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Central State lacked institutional control

Download the Central State University Public Infractions Decision

Central State University lacked institutional control when it did not have the proper systems in place to detect and prevent violations, according to a decision issued by the Division II Committee on Infractions. The lack of control resulted in the university’s failure to properly certify 106 student-athletes in 10 sports, ensure the student-athletes met eligibility requirements and maintain accurate countable athletic activity logs.

Penalties in this case include three years of probation, a $5,000 fine, a compliance audit and  vacation of games in which ineligible student-athletes competed.

This case was resolved through the summary disposition process, a cooperative effort where the involved parties collectively submit the case to the committee in written form. The NCAA enforcement staff and university must agree to the facts of the case for this process to be utilized instead of having a formal hearing.

The agreed-upon violations occurred because the university did not understand and execute NCAA rules properly when it transitioned to Division II membership. The university incorrectly believed the NCAA Eligibility Center exclusively handled initial eligibility determinations and did not need to be consulted for transfer student-athletes. The school also did not understand that it was required to verify multisport student-athletes’ amateurism status in each sport in which they participated.  These misunderstandings resulted in the university failing to verify the amateurism status resulting in 106 student-athletes competing while ineligible.

The university also permitted three student-athletes to compete and receive impermissible expenses when they did not meet eligibility requirements. It also failed to maintain accurate logs of countable athletic activity in men’s tennis, women’s track and field, men’s basketball, football and women’s volleyball.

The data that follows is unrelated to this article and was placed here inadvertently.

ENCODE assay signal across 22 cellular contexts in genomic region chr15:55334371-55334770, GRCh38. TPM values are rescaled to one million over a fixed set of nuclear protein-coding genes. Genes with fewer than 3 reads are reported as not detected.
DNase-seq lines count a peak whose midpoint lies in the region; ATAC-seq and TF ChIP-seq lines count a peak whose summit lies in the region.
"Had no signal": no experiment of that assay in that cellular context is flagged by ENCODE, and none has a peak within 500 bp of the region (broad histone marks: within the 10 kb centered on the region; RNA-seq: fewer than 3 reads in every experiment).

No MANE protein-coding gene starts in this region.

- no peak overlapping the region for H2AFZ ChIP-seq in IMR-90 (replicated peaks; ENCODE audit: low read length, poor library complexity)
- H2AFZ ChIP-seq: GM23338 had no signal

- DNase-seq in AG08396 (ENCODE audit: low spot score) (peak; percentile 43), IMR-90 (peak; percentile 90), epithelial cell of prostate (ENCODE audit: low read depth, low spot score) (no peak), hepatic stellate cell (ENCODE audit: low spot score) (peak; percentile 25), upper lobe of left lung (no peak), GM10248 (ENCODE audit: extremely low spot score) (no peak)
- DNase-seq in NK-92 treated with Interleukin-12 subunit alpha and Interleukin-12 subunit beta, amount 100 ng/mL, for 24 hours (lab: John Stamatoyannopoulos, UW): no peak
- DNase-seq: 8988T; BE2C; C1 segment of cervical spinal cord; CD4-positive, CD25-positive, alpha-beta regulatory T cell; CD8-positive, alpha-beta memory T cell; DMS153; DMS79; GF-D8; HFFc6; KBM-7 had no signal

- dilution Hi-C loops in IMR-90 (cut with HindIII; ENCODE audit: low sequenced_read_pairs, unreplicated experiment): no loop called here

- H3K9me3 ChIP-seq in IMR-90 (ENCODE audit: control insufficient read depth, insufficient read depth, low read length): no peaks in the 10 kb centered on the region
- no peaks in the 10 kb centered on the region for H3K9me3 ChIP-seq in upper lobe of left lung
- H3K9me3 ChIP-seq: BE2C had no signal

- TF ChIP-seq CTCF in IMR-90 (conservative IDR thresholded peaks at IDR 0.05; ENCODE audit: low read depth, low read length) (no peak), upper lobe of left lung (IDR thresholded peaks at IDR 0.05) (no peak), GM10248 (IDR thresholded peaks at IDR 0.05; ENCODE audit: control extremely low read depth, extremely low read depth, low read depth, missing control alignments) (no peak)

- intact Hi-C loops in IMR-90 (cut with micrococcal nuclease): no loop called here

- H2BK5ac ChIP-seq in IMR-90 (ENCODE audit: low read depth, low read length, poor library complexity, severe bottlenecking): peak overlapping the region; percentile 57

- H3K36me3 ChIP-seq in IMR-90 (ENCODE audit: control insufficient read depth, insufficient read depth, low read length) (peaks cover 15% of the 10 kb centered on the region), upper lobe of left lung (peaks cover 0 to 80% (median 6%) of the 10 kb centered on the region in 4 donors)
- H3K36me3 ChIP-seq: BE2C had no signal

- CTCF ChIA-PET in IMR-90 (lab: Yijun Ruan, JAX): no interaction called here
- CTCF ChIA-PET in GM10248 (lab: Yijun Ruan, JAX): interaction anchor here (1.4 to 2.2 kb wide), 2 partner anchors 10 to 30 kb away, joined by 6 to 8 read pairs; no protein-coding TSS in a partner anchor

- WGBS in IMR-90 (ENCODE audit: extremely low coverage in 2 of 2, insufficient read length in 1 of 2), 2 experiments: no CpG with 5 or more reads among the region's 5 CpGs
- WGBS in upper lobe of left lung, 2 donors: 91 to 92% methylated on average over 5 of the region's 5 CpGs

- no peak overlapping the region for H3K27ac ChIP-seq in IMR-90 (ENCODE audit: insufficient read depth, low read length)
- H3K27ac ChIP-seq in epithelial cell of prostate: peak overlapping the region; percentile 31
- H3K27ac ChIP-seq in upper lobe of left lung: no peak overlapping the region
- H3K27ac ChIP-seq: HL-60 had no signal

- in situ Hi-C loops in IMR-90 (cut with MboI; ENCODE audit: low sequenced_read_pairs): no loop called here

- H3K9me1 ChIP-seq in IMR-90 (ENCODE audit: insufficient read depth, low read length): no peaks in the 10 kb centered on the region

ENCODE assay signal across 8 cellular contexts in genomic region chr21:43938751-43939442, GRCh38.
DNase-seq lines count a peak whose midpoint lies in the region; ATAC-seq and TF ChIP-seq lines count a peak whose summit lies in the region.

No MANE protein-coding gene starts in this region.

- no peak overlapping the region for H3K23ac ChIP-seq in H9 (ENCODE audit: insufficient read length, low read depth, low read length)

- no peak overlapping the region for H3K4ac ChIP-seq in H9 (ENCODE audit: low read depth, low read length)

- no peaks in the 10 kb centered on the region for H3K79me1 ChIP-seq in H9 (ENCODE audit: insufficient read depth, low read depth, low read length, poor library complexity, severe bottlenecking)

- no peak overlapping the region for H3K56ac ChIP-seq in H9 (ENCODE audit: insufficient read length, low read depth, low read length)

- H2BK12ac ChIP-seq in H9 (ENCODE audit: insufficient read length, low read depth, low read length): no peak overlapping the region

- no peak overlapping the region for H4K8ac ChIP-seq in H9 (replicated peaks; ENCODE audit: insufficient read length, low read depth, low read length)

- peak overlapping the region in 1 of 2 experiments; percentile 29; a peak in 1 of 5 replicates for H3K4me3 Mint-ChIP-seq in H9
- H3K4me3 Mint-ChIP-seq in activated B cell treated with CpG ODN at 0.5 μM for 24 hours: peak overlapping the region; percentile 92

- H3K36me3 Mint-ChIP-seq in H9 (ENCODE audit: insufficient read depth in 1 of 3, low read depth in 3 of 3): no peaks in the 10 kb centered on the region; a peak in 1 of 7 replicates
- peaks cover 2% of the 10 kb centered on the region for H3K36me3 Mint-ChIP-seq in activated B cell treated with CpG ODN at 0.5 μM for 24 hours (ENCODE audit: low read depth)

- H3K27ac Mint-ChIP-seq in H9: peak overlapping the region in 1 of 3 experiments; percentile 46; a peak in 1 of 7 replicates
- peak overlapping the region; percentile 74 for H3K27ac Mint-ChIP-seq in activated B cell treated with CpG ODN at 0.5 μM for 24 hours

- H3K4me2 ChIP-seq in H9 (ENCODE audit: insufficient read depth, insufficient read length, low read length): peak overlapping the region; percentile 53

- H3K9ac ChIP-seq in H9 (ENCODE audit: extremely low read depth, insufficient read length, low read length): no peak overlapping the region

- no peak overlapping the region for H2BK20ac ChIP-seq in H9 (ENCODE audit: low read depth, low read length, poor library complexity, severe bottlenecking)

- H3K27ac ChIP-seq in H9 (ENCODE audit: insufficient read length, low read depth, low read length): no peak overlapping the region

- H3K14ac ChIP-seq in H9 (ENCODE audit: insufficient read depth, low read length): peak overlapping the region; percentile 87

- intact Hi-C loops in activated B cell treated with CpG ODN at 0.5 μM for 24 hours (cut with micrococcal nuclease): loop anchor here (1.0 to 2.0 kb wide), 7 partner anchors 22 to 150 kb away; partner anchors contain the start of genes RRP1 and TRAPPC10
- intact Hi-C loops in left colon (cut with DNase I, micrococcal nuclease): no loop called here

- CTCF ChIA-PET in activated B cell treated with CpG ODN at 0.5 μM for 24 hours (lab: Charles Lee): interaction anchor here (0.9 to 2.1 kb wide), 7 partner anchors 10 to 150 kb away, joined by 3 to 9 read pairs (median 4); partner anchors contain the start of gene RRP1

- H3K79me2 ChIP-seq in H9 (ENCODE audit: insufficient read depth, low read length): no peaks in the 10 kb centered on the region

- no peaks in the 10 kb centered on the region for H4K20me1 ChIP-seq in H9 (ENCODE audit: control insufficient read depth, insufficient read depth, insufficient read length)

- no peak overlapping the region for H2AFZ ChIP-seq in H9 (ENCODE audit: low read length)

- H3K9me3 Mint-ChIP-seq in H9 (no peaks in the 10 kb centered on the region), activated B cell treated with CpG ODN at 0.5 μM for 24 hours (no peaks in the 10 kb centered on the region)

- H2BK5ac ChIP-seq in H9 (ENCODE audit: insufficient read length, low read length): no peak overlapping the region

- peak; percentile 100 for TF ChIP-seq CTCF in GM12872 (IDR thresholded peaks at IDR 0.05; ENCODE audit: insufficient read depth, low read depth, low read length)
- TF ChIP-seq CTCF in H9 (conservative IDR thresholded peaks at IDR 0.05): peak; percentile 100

Penalties and corrective measures prescribed by the committee include:

  • Public reprimand and censure.
  • Three years of probation from March 4, 2016, through March 3, 2019.
  • A vacation of all wins in which ineligible student-athletes competed from 2010-11 through 2014-15. The public decision contains further details on the vacation.
  • A comprehensive audit of the university’s compliance program (self-imposed by the university).
  • Attendance at an NCAA Regional Rules Seminar for the athletics director, assistant coordinator for compliance, the faculty athletics representative and representatives from the Registrar and Financial Aid offices.
  • A $5,000 fine.

Members of the Committees on Infractions are drawn from NCAA membership and members of the public. The members of the Division II Committee on Infractions who reviewed this case are Douglas D. Blais, professor of sport management, Southern New Hampshire University; John D. Lackey, attorney; Bridget E. Lyons, senior associate director of athletics and senior woman administrator, Barry University; Julie Rochester, chair and faculty athletics representative and associate professor, Northern Michigan University; Carey Snyder, associate director of athletics, East Stroudsburg University of Pennsylvania; and Jane Teixeira, associate commissioner and senior compliance administrator, Pacific West Conference.